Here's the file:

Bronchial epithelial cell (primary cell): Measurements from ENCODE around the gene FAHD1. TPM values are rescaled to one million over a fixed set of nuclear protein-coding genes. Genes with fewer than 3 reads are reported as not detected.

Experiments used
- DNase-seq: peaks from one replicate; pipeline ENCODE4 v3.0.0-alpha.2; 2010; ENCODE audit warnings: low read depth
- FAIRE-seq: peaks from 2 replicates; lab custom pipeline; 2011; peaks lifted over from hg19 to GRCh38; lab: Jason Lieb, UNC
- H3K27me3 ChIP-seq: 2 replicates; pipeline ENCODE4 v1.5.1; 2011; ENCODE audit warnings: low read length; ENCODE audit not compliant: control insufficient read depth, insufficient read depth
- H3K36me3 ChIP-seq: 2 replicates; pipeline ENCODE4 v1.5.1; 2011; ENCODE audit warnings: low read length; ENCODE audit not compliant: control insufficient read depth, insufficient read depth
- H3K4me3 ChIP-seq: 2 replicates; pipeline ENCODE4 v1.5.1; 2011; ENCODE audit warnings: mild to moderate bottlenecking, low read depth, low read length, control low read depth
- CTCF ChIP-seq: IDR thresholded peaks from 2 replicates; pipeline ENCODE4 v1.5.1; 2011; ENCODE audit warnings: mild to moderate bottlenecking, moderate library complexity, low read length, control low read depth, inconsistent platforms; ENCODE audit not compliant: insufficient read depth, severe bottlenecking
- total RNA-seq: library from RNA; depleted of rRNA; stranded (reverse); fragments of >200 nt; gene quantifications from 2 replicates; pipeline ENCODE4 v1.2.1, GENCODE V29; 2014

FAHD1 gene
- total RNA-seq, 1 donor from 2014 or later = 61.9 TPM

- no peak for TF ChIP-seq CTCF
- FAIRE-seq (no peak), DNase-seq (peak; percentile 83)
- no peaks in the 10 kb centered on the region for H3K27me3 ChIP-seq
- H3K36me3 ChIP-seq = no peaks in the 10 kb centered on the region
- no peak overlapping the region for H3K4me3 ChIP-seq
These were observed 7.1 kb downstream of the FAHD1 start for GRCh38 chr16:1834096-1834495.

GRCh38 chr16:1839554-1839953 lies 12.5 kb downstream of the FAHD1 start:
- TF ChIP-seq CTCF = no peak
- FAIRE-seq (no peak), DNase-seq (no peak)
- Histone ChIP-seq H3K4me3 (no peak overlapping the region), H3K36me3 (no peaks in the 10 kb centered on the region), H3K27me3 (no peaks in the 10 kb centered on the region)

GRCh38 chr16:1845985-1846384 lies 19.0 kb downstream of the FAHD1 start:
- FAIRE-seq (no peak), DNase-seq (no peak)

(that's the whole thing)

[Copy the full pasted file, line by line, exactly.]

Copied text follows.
Bronchial epithelial cell (primary cell): Measurements from ENCODE around the gene FAHD1. TPM values are rescaled to one million over a fixed set of nuclear protein-coding genes. Genes with fewer than 3 reads are reported as not detected.

Experiments used
- DNase-seq: peaks from one replicate; pipeline ENCODE4 v3.0.0-alpha.2; 2010; ENCODE audit warnings: low read depth
- FAIRE-seq: peaks from 2 replicates; lab custom pipeline; 2011; peaks lifted over from hg19 to GRCh38; lab: Jason Lieb, UNC
- H3K27me3 ChIP-seq: 2 replicates; pipeline ENCODE4 v1.5.1; 2011; ENCODE audit warnings: low read length; ENCODE audit not compliant: control insufficient read depth, insufficient read depth
- H3K36me3 ChIP-seq: 2 replicates; pipeline ENCODE4 v1.5.1; 2011; ENCODE audit warnings: low read length; ENCODE audit not compliant: control insufficient read depth, insufficient read depth
- H3K4me3 ChIP-seq: 2 replicates; pipeline ENCODE4 v1.5.1; 2011; ENCODE audit warnings: mild to moderate bottlenecking, low read depth, low read length, control low read depth
- CTCF ChIP-seq: IDR thresholded peaks from 2 replicates; pipeline ENCODE4 v1.5.1; 2011; ENCODE audit warnings: mild to moderate bottlenecking, moderate library complexity, low read length, control low read depth, inconsistent platforms; ENCODE audit not compliant: insufficient read depth, severe bottlenecking
- total RNA-seq: library from RNA; depleted of rRNA; stranded (reverse); fragments of >200 nt; gene quantifications from 2 replicates; pipeline ENCODE4 v1.2.1, GENCODE V29; 2014

FAHD1 gene
- total RNA-seq, 1 donor from 2014 or later = 61.9 TPM

- no peak for TF ChIP-seq CTCF
- FAIRE-seq (no peak), DNase-seq (peak; percentile 83)
- no peaks in the 10 kb centered on the region for H3K27me3 ChIP-seq
- H3K36me3 ChIP-seq = no peaks in the 10 kb centered on the region
- no peak overlapping the region for H3K4me3 ChIP-seq
These were observed 7.1 kb downstream of the FAHD1 start for GRCh38 chr16:1834096-1834495.

GRCh38 chr16:1839554-1839953 lies 12.5 kb downstream of the FAHD1 start:
- TF ChIP-seq CTCF = no peak
- FAIRE-seq (no peak), DNase-seq (no peak)
- Histone ChIP-seq H3K4me3 (no peak overlapping the region), H3K36me3 (no peaks in the 10 kb centered on the region), H3K27me3 (no peaks in the 10 kb centered on the region)

GRCh38 chr16:1845985-1846384 lies 19.0 kb downstream of the FAHD1 start:
- FAIRE-seq (no peak), DNase-seq (no peak)